The VIMA grafted polyolefin "A" used in Examples 19 and 20 was a conventional grafted polyolefin with a mole ratio of N-vinylimidazole of 9.6 moles per mole of polymer. That is, a weight percent of vinylimidazole in the polymer of 0.9. This is outside the scope of the present invention which requires a mole ratio above 13.

The VIMA grafted polyolefin "B" used in Example 21 was produced according to this invention and had a mole ratio of 33 moles of monomer to each mole of polymer or 3.0% by weight, which is greater than the minimum values for a molar ratio of 13 and for weight percent of 1.2 which define the scope of the present invention.

Example 18 is a comparative example in which no grafted polyolefin is used and conventional dispersants are employed. Examples 19 and 20 are comparative examples using a VIMA-grafted polyolefin outside the scope of the present invention. Example 21 uses a VIMA grafted polyolefin according to the present invention.

In Examples 19-21, the polyolefin solids (ungrafted VII polyolefin plus grafted polyolefins) were comparable.

Referring to Table 2, the formulations of Examples 18-21 have been optimized so these lubrication blends each have the typical dispersancy and viscosity characteristics of a 10W-30 grade lubricating oil.

In Example 18, the necessary dispersancy was provided by using a total of 6% by weight of dispersant (1% contributed by the dispersant/inhibitor package and 5% added directly). The oil was kept within grade by using a low-viscosity base oil (5 cSt) and a relatively large amount of a VII polymer (exceeding 7 wt %).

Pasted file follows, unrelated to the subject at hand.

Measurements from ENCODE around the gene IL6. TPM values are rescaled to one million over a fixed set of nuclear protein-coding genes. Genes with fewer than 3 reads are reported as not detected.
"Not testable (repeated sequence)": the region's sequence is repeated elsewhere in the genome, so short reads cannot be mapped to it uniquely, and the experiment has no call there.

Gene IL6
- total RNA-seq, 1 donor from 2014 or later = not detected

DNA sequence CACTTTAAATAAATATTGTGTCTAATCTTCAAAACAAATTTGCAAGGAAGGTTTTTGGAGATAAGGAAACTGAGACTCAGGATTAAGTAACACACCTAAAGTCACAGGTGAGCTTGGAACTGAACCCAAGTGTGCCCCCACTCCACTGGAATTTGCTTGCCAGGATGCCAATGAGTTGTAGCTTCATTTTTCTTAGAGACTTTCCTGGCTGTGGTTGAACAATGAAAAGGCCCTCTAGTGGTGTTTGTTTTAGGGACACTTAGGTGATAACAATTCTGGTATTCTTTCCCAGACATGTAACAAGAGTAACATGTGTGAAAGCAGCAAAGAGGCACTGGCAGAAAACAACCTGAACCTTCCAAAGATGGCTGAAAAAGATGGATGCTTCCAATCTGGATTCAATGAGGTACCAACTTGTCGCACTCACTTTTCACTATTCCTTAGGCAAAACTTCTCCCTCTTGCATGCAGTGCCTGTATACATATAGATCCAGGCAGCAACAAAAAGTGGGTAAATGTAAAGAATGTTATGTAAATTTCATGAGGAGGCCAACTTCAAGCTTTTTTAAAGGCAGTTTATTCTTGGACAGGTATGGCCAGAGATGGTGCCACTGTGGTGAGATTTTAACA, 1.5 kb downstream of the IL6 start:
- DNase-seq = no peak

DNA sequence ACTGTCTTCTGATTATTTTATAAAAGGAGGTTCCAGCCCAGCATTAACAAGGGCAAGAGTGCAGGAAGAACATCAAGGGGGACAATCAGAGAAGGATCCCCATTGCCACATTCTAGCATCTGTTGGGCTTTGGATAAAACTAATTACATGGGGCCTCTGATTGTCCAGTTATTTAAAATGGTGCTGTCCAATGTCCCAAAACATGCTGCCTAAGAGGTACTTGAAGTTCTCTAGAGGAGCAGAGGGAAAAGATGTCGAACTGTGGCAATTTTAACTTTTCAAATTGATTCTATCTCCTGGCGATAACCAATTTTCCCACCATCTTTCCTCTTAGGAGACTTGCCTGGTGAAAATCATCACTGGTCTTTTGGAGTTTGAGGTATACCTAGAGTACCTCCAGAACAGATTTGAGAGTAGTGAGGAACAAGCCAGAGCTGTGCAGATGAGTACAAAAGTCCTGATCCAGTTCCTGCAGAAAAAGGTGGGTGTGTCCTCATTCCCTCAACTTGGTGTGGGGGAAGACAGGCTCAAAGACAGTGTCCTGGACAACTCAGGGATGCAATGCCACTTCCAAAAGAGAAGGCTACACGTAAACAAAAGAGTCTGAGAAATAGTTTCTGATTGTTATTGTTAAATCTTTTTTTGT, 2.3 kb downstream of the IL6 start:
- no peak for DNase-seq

In Examples 19 and 20, most of the ungrafted VII polymer and some of the total dispersant were, replaced by a VIMA-grafted polyolefin (dispersant polyolefin) containing less VIMA than the present invention requires. In Example 21, very little--25%--of the conventional dispersant of Example 18 remains.

One advantage of the formulation of Example 21 is that the low-temperature viscosity increase normally caused by the presence of conventional dispersants is largely eliminated. This allows higher-viscosity (thus less expensive and less-volatile) base oils to be used in blending of the 10W-30 formulation. Another advantage of the present invention is that the VIMA-grafted polyolefin is much less expensive than the conventional dispersants. This means that formulations containing the present invention are more economical than prior formulations which use less-grafted polymers and conventional dispersants.

Examples 22-23

Engine Testing Data

The compositions in Table 3 were prepared and engine tested using ASTM Sequence VE test. The VIMA-grafted polyolefin used in Example 22 was one having a mole ratio of VIMA to the starting polymer of 8.0, and 0.75% by weight VIMA. Since the grafted polyolefin of Example 22 had a mole ratio of less than about 13:1 and contained less than about 1.2% by weight VIMA, it was outside the scope of the present invention. The VIMA-grafted polyolefin used in Example 23 used a VIMA-grafted polyolefin having a mole ratio of VIMA to the starting polymer of 35, and 3.2% by weight VIMA. Since the grafted polyolefin of Example 23 had a mole ratio of at least about 13:1 and contained at least about 1.5% by weight VIMA, it was within the scope of the grafted polyolefins of the present invention.